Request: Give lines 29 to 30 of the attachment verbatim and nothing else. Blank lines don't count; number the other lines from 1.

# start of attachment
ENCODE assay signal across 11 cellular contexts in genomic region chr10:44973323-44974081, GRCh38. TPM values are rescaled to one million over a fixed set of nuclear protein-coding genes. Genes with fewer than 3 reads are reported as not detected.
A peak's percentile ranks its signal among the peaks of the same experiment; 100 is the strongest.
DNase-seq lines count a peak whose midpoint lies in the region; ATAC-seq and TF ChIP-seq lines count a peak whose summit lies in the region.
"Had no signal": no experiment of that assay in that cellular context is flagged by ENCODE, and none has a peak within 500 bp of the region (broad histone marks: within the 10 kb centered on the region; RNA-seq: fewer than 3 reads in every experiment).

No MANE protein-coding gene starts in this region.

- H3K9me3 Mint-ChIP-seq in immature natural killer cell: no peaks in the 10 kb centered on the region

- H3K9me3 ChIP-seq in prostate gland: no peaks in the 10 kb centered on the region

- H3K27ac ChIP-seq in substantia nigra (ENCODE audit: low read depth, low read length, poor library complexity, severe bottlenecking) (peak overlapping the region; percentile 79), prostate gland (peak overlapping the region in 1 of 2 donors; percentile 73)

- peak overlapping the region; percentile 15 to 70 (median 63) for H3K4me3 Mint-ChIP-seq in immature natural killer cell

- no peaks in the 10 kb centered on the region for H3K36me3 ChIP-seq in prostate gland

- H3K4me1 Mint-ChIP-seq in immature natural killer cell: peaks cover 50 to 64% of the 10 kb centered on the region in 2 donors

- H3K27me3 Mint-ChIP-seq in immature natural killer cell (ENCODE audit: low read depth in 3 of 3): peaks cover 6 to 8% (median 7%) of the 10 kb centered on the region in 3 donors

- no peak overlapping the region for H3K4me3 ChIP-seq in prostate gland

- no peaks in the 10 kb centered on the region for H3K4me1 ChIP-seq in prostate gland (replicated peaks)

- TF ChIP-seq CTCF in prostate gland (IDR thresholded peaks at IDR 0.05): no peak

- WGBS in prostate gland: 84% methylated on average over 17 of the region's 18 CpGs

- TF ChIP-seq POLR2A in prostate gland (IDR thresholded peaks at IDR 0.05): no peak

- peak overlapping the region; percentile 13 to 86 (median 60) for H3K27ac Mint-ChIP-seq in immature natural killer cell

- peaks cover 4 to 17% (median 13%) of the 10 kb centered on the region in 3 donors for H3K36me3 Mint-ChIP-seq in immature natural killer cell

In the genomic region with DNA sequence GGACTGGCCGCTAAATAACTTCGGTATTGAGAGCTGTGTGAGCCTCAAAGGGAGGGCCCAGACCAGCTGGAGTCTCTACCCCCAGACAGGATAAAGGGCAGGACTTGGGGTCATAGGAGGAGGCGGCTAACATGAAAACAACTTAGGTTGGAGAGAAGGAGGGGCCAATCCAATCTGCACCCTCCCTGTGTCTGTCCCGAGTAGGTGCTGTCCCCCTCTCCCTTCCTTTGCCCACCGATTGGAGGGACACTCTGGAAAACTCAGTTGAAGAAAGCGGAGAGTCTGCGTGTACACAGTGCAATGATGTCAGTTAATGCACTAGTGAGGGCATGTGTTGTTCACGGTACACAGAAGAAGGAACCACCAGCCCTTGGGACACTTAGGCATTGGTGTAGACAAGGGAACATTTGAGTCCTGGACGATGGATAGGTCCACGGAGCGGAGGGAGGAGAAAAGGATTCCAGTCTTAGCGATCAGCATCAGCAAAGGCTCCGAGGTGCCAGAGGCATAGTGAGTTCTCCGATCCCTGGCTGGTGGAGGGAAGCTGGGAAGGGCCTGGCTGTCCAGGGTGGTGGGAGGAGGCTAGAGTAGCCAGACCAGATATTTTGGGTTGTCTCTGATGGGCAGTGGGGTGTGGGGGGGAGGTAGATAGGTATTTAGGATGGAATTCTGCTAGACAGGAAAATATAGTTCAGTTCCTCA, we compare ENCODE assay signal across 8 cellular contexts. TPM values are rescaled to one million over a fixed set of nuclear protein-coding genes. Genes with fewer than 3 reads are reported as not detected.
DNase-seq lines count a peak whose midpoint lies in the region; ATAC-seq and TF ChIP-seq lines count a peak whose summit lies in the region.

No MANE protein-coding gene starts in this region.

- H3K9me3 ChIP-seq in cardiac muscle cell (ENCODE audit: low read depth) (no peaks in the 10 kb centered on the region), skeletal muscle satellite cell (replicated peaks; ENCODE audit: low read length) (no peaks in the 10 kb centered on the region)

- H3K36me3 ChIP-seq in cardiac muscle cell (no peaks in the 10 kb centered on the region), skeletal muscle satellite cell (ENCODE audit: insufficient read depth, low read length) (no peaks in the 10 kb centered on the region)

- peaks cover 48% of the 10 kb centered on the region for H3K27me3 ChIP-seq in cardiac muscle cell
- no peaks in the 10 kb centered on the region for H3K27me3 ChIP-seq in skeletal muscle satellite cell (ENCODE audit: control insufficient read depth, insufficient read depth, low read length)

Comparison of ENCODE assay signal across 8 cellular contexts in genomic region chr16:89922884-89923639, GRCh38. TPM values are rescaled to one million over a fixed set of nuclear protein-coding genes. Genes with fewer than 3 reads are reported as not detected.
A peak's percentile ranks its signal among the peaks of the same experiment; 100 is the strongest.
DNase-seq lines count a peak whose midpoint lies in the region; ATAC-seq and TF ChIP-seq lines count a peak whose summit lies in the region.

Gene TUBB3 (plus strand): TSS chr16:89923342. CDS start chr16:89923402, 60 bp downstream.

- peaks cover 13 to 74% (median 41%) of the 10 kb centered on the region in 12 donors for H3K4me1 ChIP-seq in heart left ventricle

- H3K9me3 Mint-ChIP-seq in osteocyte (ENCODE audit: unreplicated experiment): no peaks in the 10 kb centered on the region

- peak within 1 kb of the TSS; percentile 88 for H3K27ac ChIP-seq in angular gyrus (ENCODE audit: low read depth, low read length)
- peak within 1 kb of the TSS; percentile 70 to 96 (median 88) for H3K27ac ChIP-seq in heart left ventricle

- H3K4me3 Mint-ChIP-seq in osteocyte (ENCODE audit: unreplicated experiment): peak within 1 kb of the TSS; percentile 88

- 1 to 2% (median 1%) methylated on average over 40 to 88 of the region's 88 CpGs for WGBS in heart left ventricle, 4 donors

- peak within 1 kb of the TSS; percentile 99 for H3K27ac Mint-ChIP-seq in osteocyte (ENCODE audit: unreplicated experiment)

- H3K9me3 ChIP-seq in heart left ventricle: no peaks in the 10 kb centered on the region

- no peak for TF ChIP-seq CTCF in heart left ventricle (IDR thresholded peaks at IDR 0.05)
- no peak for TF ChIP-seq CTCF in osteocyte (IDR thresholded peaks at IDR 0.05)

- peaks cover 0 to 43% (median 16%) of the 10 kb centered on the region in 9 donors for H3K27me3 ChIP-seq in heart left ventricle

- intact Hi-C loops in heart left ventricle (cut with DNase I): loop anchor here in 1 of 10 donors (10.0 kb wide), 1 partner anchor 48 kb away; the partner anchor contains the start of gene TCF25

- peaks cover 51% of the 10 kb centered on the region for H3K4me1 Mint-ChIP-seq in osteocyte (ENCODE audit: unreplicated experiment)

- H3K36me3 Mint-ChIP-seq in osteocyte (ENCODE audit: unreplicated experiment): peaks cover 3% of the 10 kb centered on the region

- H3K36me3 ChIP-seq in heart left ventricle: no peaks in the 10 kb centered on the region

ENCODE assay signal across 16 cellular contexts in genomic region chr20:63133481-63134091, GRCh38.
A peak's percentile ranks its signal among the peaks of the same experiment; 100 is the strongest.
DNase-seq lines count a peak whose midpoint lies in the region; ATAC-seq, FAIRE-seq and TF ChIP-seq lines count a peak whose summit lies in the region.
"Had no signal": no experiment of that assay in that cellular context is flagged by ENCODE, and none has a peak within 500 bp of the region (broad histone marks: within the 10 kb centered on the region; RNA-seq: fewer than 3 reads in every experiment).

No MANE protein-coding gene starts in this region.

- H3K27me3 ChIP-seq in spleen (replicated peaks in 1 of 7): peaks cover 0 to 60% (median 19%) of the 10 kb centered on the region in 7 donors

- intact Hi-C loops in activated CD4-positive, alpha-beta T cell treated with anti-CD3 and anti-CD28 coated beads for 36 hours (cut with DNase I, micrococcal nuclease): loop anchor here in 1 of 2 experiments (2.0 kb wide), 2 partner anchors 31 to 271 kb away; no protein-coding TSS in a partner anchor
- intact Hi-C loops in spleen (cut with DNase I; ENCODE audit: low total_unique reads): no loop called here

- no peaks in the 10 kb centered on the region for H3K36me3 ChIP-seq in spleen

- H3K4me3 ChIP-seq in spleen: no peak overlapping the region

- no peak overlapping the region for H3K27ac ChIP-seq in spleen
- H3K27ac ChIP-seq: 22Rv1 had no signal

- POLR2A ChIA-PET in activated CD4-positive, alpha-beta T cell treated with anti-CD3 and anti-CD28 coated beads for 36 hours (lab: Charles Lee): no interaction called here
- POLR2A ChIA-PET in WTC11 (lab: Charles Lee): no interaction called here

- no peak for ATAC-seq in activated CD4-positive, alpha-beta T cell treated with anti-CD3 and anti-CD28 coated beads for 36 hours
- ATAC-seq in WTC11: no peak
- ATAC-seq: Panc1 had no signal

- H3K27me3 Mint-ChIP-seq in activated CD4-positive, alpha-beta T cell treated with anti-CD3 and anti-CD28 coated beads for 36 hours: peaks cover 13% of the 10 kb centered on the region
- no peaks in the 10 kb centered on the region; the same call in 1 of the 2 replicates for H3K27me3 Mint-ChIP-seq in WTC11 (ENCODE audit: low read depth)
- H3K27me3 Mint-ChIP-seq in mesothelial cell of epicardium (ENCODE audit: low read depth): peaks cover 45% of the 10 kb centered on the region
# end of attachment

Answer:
DNase-seq lines count a peak whose midpoint lies in the region; ATAC-seq and TF ChIP-seq lines count a peak whose summit lies in the region.

Gene TUBB3 (plus strand): TSS chr16:89923342. CDS start chr16:89923402, 60 bp downstream.